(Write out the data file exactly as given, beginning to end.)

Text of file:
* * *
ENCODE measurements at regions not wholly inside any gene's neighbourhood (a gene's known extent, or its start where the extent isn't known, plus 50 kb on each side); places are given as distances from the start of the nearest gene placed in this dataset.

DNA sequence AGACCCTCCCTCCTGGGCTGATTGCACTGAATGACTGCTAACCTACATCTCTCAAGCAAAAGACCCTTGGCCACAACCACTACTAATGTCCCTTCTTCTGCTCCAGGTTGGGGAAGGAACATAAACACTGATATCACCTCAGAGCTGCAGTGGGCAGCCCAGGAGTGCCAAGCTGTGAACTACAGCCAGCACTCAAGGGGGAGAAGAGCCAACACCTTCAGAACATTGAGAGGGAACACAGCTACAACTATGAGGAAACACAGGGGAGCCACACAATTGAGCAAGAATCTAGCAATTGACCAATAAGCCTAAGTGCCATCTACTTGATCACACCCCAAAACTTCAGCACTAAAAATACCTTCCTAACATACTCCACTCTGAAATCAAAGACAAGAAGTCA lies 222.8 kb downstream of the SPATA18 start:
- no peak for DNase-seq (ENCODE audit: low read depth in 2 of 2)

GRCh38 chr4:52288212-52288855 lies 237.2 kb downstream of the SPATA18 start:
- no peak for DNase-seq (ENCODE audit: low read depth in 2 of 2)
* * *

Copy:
ENCODE measurements at regions not wholly inside any gene's neighbourhood (a gene's known extent, or its start where the extent isn't known, plus 50 kb on each side); places are given as distances from the start of the nearest gene placed in this dataset.

DNA sequence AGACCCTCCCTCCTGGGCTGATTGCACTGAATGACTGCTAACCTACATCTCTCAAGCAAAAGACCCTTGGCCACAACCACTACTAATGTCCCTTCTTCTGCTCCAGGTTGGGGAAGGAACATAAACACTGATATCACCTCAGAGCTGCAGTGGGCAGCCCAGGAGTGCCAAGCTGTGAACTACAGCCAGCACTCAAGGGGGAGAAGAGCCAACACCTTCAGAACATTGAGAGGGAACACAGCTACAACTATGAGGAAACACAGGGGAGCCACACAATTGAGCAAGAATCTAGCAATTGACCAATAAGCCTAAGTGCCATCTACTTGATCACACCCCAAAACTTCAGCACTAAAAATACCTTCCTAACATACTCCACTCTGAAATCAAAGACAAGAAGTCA lies 222.8 kb downstream of the SPATA18 start:
- no peak for DNase-seq (ENCODE audit: low read depth in 2 of 2)

GRCh38 chr4:52288212-52288855 lies 237.2 kb downstream of the SPATA18 start:
- no peak for DNase-seq (ENCODE audit: low read depth in 2 of 2)